Wednesday, June 25, 2008

Software Documentation Process

So you are ready with your product about to be to released in the market. The QA testing is complete and results look good. But hey, hold on a second! You are missing something. What’s that, Oh Good Lord, what’s that? Its user documentation, people!
Agreed you built the coolest product in town that allows your customers to integrate that PeopleSoft Financials accounting system with your Siebel CRM. But how on earth are your users ever going to use the damn product until you have user manuals telling them how?
What follows is a condensed description of the software documentation process followed in most product companies around the world.

Understanding the Documentation Process
The user documentation process ensures that you have a set of standardized support documents to assist your customers use the product. A product not supported by good documentation is a dead product. Therefore, reliable product documentation is not only crucial for your customers, but it also decides the fate of your product in a competitive market.
This article helps you understand the documentation process followed in most product companies across the globe. Although, companies might adopt different flavors of the documentation process, the basic flow remains the same.
Determining Product Readiness
At this stage, make a decision to follow approach 1 or 2.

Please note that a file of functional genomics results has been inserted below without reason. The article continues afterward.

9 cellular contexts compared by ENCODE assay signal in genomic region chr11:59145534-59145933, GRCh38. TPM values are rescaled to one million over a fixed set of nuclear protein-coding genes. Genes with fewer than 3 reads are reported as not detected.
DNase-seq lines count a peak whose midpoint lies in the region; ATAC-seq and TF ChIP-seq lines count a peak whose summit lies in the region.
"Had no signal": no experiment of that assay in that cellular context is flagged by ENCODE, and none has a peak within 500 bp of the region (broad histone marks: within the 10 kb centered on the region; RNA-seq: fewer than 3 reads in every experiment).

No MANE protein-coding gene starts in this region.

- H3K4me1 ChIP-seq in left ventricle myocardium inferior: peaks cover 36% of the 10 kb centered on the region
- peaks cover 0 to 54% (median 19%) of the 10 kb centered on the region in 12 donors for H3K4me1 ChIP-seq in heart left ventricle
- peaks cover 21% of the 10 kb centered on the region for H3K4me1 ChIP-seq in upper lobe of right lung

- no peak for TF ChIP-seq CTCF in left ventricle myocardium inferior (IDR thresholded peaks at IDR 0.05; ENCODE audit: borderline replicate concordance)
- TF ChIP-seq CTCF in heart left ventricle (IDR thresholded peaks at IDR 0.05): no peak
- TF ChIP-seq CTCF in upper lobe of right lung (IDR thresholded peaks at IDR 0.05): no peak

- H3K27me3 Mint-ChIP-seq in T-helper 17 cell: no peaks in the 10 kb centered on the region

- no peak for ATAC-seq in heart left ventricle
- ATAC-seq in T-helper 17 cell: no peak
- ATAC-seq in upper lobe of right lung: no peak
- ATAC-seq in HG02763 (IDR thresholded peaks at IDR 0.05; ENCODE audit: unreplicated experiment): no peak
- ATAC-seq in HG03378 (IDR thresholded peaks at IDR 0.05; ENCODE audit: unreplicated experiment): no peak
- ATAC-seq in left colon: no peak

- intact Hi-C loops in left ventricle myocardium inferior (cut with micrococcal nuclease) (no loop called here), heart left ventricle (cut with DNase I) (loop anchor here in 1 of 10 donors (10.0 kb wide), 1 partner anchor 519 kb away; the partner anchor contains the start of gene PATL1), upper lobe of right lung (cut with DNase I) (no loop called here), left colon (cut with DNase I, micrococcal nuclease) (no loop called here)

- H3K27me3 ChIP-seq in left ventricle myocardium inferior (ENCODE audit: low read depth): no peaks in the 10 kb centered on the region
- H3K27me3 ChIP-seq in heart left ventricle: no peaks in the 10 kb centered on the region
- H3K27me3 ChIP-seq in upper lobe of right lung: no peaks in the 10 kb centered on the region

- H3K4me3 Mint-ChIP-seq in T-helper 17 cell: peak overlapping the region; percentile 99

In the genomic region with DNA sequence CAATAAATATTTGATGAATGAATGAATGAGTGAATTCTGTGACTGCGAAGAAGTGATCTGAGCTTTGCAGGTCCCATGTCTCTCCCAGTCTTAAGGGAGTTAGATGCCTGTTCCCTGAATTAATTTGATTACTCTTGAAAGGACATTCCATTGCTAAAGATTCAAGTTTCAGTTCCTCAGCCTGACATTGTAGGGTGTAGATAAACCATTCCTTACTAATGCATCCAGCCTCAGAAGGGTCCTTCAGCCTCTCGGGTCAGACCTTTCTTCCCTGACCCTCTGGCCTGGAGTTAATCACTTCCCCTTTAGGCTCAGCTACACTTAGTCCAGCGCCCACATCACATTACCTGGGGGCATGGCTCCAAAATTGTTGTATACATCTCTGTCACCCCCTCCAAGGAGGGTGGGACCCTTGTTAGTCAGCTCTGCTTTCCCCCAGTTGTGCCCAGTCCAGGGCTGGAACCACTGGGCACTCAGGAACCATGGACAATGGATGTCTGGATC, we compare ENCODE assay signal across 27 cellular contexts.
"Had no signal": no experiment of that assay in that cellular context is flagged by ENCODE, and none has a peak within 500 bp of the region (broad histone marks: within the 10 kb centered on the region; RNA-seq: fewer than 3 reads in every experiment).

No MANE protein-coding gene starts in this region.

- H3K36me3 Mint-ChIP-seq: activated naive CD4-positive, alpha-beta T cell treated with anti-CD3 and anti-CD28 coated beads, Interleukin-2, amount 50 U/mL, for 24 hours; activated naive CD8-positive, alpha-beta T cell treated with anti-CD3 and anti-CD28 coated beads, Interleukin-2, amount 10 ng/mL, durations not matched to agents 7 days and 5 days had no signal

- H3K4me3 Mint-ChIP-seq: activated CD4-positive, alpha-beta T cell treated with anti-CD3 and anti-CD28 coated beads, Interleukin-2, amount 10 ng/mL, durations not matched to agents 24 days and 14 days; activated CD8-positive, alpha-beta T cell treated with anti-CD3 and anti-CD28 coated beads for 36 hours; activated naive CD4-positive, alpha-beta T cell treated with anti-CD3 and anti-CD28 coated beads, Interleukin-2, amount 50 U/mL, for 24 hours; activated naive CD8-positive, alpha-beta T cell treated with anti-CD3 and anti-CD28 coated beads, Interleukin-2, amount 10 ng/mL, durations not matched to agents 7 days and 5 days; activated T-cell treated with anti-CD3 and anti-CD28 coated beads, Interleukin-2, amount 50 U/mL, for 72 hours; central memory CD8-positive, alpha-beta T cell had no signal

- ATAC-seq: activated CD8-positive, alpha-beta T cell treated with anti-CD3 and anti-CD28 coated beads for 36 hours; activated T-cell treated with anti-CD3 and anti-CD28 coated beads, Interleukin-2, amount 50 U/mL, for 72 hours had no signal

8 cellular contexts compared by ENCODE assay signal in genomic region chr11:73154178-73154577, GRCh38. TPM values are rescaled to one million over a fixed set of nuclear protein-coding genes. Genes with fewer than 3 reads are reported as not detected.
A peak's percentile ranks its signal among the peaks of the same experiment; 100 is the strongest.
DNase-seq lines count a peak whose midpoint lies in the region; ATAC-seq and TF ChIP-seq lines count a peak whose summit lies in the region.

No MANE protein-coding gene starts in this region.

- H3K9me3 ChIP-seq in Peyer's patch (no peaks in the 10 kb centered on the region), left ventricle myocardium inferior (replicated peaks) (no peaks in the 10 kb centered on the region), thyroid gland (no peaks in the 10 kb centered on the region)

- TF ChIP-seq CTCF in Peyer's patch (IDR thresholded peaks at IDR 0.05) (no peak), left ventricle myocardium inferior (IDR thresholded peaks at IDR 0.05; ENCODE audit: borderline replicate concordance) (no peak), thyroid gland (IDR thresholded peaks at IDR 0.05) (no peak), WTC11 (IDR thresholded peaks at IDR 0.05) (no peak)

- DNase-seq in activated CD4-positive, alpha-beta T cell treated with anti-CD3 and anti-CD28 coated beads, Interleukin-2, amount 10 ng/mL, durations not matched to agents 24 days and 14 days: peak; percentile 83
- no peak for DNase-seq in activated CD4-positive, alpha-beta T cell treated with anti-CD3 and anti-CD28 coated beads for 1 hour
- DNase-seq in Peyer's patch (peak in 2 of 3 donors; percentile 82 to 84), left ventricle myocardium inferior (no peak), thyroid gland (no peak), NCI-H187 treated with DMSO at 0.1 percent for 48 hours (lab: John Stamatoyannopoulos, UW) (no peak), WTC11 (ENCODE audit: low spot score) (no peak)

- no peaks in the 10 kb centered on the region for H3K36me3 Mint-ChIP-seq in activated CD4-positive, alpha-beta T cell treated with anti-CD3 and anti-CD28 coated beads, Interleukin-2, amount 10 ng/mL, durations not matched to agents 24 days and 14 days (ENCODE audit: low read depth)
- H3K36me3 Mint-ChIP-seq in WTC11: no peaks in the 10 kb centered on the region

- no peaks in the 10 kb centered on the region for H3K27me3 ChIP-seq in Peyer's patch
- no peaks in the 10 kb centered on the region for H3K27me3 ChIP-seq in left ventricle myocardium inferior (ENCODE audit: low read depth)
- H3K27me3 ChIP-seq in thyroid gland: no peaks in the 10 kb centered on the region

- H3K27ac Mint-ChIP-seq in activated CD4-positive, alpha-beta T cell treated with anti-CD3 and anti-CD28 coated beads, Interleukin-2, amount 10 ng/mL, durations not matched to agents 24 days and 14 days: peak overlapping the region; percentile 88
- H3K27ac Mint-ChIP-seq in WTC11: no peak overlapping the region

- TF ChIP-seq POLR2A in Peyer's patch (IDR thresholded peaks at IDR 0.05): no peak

You might want to choose approach 1 if your product is QA tested and ready to go to the market. Identify a writer and hook the writer up with a Subject Matter Expert (SME). Since you will be at the end of your product development cycle, the writer will have a ready product to play with and learn the product on the job, reducing the learning curve.
If you are at the start of your product development cycle, you might want to choose approach 2. Large product companies identify and train a team of technical writers at the start of the product development cycle. Writers are invited to crucial design meetings and encouraged to review and provide feedback on design documents. In such cases, writers start to work on documentation at the same time when developers start coding the application. Source documents, such as functional and technical design docs form the major source of information for the writers in this model. Writers also interview SME(s) to know about the product.
Reviewing Market Requirement Documents (MRD)
Most companies collect market requirement documents to give a direction to their products. MRDs are a reliable source to understand the philosophy behind the products. Writers can use these documents to create scenarios and highlight product relevance to users.
MRDs also provide the framework for functional and design documents down the stream.
Analyzing Target Audience
The writer along with the SME does a target audience analysis and establishes the profile of the user. MRDs are a great source to understand target audience.
Users of a system are not all the same. The writer must structure the doc to cater for different user tasks and different levels of expertise and experience. It is particularly important to distinguish between end-users and system administrators:
End-users use the software to assist with some task. This may be flying an aircraft, managing insurance policies, writing a book, etc. They want to know how the software can help them. They are not interested in computer or administration details.
System administrators are responsible for managing the software used by end-users. This may involve acting as an operator if the system is a large mainframe system, as a network manager is the system involves a network of workstations or as a technical guru who fixes end-users software problems and who liaises between users and the software supplier.
Determining Documentation Types